Oh Look a Castle: Driving Up to Skye

We got lost bright and early on our way to the rental car pick up. Fun fact, Waverley Train Station is a big place! After a few wrong turns we eventually found our way to the car pick up point and pilled into our bright red ride, newly named the Wee Rocket. Though I am not a morning person and will never be mistaken as such, getting up early to pick up the car was a great idea–not just because it would mean we could spend the day seeing other things on the drive up, but because there was less traffic to deal with on our way out of the Edinburgh city center. This is the point where I should mention that Sarah had never driven on the left side of the road before, let alone trying to work out driving standard on the left side too. So a little less traffic was certainly a good thing.

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Our car, named Wee Rocket, a Narnia esque phone box found in the middle of no where, and one of our random stops along the way. 

We hit the highway and headed north. We were aiming for Loch Ness, though we stopped a few times along the way to get slightly more precises with the GPS. Where we really wanted to get to was Invergarry Castle, which is the historic seat of the Chiefs of the MacDonells of Glengarry. Sarah is Scottish on her mother’s side and the MacDonells are her clan. On the site there are two buildings, the older ruin and the newer castle which has been converted in to a hotel.

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Taking a look at the ruins at Invergarry Castle

From there we hit Loch Ness–no Nessie, but we did see a horrifying visitor’s center that we walked in and then walked right back out again of. Took some pictures, had a snack, and then hit the road again. We wanted to get into Skye by late after noon. We had ideas of a relaxing evening wandering around Portree and having a nice seafood dinner.

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Loch Ness

As is the case of so many travel plans, this one didn’t go quite as we envisioned. Some of the highways in Scotland are really narrow and they have pot holes the size of our car. All I can really say is thank god we paid the for the extra insurance because one of those monster pot holes decided to eat one of our tires. There we were, stuck on the side of the road in the middle of no where–though admittedly a very beautiful middle of no where. Eventually the tow truck found us, brought us to Inverness, and Enterprise got us a new car (the exact same as our first one, so we named it Wee Rocket II). We got lost on our way out of Inverness, finally ending up back on the same roads we had been on four times that day.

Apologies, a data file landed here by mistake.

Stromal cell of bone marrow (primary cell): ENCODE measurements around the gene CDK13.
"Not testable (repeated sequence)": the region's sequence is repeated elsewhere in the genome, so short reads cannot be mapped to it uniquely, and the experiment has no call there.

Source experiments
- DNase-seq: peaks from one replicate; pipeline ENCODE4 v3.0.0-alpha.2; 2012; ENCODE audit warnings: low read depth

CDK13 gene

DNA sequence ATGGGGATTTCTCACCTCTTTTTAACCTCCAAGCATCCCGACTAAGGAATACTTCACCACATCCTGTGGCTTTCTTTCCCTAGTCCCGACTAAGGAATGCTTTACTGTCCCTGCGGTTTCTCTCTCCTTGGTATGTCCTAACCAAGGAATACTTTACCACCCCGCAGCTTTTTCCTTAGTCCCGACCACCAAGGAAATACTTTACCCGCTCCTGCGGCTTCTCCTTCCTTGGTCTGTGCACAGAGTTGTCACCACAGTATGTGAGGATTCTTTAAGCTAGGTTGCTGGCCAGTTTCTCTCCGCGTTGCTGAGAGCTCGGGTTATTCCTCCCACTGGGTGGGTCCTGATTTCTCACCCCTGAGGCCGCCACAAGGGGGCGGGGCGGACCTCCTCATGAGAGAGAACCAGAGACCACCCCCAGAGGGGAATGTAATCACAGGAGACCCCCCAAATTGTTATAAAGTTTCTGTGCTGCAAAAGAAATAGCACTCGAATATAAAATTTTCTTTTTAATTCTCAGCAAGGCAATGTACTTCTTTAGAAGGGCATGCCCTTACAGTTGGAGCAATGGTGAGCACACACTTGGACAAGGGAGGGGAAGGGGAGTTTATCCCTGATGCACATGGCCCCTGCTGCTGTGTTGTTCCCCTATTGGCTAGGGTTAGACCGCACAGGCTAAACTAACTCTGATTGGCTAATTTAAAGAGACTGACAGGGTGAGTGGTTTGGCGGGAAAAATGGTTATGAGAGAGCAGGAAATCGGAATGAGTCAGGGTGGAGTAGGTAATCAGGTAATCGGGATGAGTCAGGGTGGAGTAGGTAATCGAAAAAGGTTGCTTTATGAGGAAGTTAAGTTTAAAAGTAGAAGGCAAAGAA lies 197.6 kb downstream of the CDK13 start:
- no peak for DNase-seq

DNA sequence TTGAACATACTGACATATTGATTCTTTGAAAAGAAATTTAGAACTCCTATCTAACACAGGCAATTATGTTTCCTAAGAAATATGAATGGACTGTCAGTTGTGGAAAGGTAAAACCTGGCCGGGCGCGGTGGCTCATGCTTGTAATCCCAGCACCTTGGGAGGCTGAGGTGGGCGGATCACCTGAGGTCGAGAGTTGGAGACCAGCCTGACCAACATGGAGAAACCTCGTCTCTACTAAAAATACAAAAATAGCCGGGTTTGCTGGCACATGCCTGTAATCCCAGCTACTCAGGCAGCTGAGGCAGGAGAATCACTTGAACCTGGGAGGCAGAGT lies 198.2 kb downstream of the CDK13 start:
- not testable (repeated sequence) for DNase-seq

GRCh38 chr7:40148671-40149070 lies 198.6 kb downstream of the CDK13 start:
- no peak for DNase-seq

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Well, if you are going to be stranded on the side of the road in the middle of no where, at least let it be a beautiful view. 

As a Canadian, I’m used to long drives. If you want to get much of anywhere you usually end up driving an hour or more to get where you want to be. That being said, for some inexpiable reason, neither Sarah nor I thought this trip all the way through. We didn’t bring water or snacks which are a serious must haves on a long drive. Neither of us thought about it until it was late that night and we were in rural Scotland with no where open on a Sunday night to stop for dinner. Learn from our mistake, always bring food and drinks on a long trip.

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Driving through the Highlands up to Skye.

 

We never did have dinner, eventually we both just got so tired and done with that day that we just booked it for our hostel. We got into Portree close to midnight, both of us punchy, and just ready to sleep. It had been a bit of a struggle to find accommodation in Skye, most places were sold out. Where we ended up staying at was the SYHA in Portree. Good parking (essential with the rental car), easy to find, and the price was quite reasonable for a 10 bed all female dorm with en suite bath. Though I would not recommend getting there exhausted in the middle of the night. Not that we couldn’t check in, there is someone at the reception desk 24 hours a day. The reason was, you have to make your own bed. Sounds small, not something you would even raise an eyebrow at normally. But when you are exhausted and so hangry that you’re about ready to scream, it’s the last inconvenience you want to find. On top of that, their WiFi is sketchy and difficult to connect to. In the light of the next morning neither of these things would be important, but that night I was so done that I would have picked a fight with anyone who said something slightly wrong to me. All I wanted was quick chat with my guy back in London and a good sleep. I got neither being up on the top bunk, phone plugged in on the floor bellow, and green emergency light on directly above my head.

Lessons learned:

  • Always bring food and water on a long road trip
  • Pay for the extra insurance because if you need it, you really need it
  • Travel with a back up power pack for your phone–one of the ones that can handle a couple full charges. There are never enough power outlets in a hostel and if you’re in the top bunk you might have a struggle keeping your phone with you.
  • Eye masks are amazing things. I did have a bandanna with me but it was buried too far in my backpack for me to try to find it that night.
  • Never forget that things usually look better in the morning. Coffee and a shower tend to make the world just that little bit brighter.
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